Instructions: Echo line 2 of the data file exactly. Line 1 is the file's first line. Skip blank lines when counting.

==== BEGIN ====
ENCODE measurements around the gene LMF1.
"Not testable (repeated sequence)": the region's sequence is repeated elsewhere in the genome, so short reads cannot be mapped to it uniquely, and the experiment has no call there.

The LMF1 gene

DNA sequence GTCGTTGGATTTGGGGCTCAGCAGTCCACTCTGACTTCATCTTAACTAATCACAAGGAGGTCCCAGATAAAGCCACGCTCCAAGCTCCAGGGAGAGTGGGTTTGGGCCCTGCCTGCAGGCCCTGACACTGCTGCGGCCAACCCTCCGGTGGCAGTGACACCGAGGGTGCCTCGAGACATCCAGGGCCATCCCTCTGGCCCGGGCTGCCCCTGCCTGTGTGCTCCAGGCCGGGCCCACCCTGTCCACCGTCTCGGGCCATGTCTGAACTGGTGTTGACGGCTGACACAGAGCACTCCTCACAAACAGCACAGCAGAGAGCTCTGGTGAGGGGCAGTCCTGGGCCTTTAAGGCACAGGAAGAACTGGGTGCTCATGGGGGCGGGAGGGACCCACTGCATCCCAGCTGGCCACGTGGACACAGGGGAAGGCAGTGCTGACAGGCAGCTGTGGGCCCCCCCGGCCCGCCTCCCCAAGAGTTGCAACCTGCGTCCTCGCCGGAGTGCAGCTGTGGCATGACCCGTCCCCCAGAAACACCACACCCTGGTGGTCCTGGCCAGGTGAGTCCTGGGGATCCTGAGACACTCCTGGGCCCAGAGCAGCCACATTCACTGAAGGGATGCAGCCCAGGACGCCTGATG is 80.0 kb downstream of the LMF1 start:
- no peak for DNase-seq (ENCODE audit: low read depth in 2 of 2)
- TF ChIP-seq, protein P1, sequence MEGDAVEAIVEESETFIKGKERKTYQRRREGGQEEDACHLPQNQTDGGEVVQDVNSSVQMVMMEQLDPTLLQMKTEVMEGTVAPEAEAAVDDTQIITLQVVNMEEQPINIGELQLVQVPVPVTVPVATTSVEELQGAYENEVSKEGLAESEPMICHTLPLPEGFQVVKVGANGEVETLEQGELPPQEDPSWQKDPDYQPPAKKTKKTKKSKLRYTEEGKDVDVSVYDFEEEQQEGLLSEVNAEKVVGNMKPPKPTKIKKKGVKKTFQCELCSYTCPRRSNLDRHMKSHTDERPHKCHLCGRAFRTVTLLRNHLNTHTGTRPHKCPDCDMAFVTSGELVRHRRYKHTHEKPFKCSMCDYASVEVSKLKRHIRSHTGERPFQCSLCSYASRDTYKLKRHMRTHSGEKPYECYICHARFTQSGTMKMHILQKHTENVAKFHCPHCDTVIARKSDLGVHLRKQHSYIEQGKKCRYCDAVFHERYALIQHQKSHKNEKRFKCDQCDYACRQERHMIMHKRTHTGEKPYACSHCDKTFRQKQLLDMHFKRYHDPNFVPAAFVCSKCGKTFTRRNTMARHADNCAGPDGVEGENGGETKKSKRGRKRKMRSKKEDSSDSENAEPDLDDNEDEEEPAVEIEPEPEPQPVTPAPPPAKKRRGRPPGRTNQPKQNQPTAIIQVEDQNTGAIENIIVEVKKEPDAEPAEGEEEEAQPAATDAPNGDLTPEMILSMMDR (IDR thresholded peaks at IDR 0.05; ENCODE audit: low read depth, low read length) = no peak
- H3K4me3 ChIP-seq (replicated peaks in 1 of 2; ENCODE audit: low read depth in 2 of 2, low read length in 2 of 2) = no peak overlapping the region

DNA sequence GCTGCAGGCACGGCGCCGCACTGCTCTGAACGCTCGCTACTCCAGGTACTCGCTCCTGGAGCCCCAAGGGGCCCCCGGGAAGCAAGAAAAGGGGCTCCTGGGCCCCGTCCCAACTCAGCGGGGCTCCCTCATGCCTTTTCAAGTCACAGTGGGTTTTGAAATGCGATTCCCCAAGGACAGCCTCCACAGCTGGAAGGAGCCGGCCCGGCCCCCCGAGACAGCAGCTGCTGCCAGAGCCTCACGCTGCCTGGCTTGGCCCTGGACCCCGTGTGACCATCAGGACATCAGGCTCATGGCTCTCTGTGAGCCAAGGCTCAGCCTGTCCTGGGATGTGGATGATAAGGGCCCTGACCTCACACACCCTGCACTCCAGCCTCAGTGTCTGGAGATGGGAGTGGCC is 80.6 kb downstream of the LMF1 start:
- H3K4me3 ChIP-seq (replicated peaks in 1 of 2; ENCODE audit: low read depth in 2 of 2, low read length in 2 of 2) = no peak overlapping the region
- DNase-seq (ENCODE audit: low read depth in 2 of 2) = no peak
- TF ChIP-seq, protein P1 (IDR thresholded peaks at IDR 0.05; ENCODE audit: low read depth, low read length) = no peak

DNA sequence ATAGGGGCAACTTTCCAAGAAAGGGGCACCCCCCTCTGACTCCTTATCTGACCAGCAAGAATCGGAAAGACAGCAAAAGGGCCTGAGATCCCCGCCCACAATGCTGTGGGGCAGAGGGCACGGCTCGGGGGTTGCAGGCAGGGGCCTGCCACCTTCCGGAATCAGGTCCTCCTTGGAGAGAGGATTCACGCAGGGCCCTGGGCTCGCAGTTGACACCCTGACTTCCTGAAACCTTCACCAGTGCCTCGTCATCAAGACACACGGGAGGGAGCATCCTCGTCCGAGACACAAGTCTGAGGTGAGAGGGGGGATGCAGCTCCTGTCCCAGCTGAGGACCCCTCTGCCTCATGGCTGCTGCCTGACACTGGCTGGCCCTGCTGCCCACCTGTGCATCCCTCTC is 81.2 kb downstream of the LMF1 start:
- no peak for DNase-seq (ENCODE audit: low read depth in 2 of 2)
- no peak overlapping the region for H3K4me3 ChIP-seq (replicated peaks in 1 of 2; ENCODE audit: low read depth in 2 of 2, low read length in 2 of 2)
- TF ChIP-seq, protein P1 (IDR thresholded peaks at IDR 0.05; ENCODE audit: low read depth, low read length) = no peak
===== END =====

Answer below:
"Not testable (repeated sequence)": the region's sequence is repeated elsewhere in the genome, so short reads cannot be mapped to it uniquely, and the experiment has no call there.